The brainchild of Aila Heiskanen and Johnny Wimpy, Go West is a charming blend of upscale cuisine in a western setting. Terms like haute cowboy cuisine, upscale prairie grass dining and cowboy classy all come to mind.
Many of you may remember Aila from her years at the Gilcrease Museum's Rendezvous Restaurant, as well as being the owner of the Catering Kitchen -- a successful catering business in the Tulsa area with its home base at Camp Loughridge she runs with her husband and partner, Johnny.
"We feel that the influences of popular chefs such as Dean Fearing, Stephen Pyles, Grady Spears and Tim Love should be tasted right here in Oklahoma," Johnny said.
The menu is quite interesting, with nothing left untouched in terms of creativity and unique treatments. Such ambition can prove fatal, but Go West's menu is done very well. Aila, a native of Finland, is the driving force behind much of the creativity as the restaurant's executive chef.
Johnny's input and his long-simmering desire to open an upscale cowboy restaurant helped fuel the fires.
"I have been cooking, tasting and eating this cuisine all my life," said Johnny, who originally hails from right down the road in Texas.
Take for example the western pot stickers -- an artful blend of east and west. A classic pot sticker in theory, only Go West's version is filled with smoky barbecue brisket or barbecue scallops with creamy cheese grits and green chili broth.
Other items on the appetizer menu include everything from fried quail and pulled chicken tortilla soup, fried green tomatoes with Maytag blue cheese and crumbled bacon or calf fries with house-made ketchup. Appetizers range from $5 at the low end and top out at $11 for the scallops.
Our salad was crisp and fresh, served with sweet vinaigrette -- the house special dressing -- and was very enjoyable.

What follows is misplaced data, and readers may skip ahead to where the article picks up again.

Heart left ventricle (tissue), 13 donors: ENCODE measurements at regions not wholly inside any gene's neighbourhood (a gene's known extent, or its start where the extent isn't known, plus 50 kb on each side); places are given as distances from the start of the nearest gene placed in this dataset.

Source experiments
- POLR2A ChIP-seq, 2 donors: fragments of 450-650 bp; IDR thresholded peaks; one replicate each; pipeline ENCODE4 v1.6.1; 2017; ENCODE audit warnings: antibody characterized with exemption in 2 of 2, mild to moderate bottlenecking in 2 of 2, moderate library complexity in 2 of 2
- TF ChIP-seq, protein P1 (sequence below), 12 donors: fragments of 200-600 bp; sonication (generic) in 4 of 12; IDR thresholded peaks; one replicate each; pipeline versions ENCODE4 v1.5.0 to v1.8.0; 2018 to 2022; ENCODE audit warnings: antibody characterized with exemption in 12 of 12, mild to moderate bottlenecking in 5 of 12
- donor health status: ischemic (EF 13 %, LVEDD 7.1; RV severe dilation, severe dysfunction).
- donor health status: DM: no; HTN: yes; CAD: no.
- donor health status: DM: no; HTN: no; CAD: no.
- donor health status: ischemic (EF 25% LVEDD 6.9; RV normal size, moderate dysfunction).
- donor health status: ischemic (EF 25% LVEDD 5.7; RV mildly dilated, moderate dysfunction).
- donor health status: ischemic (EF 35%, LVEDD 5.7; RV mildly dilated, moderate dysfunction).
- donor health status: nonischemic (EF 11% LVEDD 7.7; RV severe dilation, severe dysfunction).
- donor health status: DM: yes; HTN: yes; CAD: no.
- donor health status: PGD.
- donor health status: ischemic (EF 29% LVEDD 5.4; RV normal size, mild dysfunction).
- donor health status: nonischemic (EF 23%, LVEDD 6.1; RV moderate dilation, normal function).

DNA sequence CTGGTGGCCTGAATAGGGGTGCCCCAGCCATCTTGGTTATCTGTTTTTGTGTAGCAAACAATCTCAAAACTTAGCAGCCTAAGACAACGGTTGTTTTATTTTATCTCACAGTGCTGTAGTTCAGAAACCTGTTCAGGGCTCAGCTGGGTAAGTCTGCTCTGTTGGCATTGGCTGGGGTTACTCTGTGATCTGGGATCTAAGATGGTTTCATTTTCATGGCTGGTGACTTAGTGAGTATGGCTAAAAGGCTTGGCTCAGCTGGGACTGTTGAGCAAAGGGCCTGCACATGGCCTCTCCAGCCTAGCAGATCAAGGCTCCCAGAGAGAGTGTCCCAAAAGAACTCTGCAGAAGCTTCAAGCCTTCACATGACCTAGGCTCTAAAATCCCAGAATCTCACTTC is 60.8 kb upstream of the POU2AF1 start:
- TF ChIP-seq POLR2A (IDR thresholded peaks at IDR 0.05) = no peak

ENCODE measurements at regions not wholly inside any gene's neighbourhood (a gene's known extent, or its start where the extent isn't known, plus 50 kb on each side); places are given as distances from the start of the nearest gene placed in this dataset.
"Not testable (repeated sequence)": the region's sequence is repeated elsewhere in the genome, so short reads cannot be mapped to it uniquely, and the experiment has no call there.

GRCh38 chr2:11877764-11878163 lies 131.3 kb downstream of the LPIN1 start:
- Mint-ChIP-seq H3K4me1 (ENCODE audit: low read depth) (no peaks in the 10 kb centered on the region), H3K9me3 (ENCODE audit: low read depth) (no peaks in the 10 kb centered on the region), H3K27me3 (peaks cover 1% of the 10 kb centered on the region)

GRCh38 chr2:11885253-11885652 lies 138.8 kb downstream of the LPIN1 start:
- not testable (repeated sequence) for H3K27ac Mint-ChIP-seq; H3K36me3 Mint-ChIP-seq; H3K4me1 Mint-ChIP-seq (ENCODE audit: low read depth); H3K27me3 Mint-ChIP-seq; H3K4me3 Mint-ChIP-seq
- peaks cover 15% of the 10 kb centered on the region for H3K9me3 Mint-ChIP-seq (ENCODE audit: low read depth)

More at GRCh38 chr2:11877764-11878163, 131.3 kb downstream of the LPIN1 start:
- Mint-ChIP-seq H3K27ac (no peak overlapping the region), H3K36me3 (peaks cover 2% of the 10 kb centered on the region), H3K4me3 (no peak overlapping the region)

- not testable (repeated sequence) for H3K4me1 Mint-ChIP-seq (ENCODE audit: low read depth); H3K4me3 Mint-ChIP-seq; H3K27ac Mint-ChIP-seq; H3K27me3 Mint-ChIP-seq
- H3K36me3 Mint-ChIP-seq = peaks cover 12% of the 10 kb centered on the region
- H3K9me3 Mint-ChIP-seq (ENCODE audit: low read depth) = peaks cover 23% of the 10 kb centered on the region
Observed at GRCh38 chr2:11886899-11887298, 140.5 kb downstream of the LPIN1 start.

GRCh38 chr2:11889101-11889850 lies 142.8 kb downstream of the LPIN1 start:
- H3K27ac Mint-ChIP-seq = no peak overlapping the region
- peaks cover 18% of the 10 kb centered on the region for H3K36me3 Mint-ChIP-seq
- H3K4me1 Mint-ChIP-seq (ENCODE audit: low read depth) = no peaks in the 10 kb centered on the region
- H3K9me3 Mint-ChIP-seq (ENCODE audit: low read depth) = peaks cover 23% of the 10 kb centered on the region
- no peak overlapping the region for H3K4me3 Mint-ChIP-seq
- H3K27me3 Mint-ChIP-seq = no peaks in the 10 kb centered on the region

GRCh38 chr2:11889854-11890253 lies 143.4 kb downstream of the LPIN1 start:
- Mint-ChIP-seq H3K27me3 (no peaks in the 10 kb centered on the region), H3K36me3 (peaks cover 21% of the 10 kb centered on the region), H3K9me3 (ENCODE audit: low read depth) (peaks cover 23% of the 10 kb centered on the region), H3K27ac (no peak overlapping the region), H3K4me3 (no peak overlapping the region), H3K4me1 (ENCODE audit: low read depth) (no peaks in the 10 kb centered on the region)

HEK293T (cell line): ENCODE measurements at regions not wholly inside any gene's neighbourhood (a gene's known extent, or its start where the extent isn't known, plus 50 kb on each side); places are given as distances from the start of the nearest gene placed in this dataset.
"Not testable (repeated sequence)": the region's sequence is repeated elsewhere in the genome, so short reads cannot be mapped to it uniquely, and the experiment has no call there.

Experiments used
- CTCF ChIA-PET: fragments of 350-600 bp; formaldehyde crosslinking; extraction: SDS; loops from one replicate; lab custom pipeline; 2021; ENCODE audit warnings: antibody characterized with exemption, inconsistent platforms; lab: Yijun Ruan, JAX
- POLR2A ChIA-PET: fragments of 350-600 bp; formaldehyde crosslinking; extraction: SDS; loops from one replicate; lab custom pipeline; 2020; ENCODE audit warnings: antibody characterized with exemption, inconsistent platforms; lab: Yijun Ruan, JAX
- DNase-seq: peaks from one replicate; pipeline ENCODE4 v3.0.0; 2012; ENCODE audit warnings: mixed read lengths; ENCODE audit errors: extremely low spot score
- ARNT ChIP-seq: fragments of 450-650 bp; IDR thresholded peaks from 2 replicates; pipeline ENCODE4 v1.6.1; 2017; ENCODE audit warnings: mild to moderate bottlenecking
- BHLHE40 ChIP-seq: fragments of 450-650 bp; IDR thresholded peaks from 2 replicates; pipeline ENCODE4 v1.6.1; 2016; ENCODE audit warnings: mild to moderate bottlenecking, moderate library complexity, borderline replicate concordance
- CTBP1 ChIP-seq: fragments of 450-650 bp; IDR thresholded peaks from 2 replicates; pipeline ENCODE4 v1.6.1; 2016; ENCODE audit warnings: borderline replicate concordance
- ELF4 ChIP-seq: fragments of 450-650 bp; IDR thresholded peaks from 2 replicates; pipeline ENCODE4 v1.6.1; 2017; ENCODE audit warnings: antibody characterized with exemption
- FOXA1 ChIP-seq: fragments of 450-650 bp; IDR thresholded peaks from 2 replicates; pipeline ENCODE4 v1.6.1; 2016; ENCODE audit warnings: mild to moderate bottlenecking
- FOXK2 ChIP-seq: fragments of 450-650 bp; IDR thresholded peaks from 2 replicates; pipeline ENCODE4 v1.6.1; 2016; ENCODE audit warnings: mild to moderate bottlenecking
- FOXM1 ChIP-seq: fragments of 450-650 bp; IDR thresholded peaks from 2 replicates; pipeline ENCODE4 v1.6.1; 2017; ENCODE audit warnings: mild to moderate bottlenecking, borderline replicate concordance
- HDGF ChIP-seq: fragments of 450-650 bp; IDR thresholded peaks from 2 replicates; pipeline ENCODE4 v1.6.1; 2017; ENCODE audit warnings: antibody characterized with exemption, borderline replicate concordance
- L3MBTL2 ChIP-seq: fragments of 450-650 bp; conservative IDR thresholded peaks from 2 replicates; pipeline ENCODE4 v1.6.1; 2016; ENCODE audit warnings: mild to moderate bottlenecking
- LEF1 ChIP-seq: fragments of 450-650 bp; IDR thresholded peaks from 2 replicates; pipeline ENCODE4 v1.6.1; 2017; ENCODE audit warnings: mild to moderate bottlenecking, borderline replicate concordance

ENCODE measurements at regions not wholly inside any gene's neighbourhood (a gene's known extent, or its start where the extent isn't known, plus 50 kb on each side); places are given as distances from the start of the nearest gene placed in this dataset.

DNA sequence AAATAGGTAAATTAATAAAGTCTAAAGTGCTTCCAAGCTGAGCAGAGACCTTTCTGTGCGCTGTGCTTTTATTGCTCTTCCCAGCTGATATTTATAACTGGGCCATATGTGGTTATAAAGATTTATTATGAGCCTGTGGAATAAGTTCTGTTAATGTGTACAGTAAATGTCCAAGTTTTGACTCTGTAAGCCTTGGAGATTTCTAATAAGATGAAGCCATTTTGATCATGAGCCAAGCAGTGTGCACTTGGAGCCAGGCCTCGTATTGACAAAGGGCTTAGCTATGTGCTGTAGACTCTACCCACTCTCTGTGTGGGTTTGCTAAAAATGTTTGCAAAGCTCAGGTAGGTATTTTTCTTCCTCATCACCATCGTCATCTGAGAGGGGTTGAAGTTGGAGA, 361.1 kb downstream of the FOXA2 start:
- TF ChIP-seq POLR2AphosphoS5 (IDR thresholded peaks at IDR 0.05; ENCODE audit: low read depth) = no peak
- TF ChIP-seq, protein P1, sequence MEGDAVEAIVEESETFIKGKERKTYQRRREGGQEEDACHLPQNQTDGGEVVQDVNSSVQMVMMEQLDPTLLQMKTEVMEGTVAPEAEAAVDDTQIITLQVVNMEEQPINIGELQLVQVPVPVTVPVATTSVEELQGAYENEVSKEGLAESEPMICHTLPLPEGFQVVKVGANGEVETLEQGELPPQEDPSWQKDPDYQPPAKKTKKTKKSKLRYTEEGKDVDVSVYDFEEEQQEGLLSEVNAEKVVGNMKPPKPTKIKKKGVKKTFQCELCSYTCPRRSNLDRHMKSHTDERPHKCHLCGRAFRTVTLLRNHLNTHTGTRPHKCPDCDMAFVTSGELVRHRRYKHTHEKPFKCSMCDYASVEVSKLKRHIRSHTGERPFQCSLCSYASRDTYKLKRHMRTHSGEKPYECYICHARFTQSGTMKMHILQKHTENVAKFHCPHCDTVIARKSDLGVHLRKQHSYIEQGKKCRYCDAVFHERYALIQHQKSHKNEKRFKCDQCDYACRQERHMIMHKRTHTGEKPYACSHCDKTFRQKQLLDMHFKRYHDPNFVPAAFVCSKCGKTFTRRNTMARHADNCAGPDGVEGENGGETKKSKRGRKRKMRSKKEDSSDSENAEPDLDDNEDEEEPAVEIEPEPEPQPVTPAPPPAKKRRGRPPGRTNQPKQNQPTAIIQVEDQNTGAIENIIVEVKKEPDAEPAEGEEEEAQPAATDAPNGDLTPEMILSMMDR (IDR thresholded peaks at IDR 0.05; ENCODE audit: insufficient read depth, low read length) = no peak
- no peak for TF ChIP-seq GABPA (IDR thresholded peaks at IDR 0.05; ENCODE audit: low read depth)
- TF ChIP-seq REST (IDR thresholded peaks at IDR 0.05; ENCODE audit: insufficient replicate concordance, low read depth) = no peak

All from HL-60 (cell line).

Let me reiterate: Aila and Johnny have taken what are in many cases old standards, and brought the presentations into the 21st century with great treatments, a culinary style they like to call "upscale chuck wagon."
The wood-fired trout, for example, was accompanied by a corn risotto and mango barbecue sauce. It was beautifully presented and absolutely delicious. Perfect crisscross marks from the wood-fired grill and well-thought-out plate presentation made it delicious before my wife, Katie, even took her first bite
My oak-roasted pork chop, highlighted as one of the house specials, was served with a perfect demi-glace, a rich, concentrated brown sauce, house-made apple butter, green chili macaroni, haricot vert -- baby green beans -- and baby carrots -- no, not those little things we put in our kids lunches. It was done perfectly and fork tender. At $16, both meals were well worth it.
The beef tenderloin ($28), a royal cut of meat in it's own right, is accompanied by wild mushroom enchiladas, goat cheese crema and house-made salsa.
Buffalo meat loaf with mushroom sauce ($16), iron-seared salmon with chipotle vinaigrette and mango slaw ($17), and a flat-iron steak with red chili butter and skillet potatoes ($18) were just a few of the reasons it took me so long to decide what to order.
Go West leaves no doubt that you are dining in a western, and more specifically, a cowboy-themed restaurant. From the ranch house feel to the western art and comfortable western décor, this is a decidedly upscale bunkhouse. A 60-seat dining room looks towards the display kitchen, where a brigade of cooks overseen by chef Aila are producing creative and delicious dishes.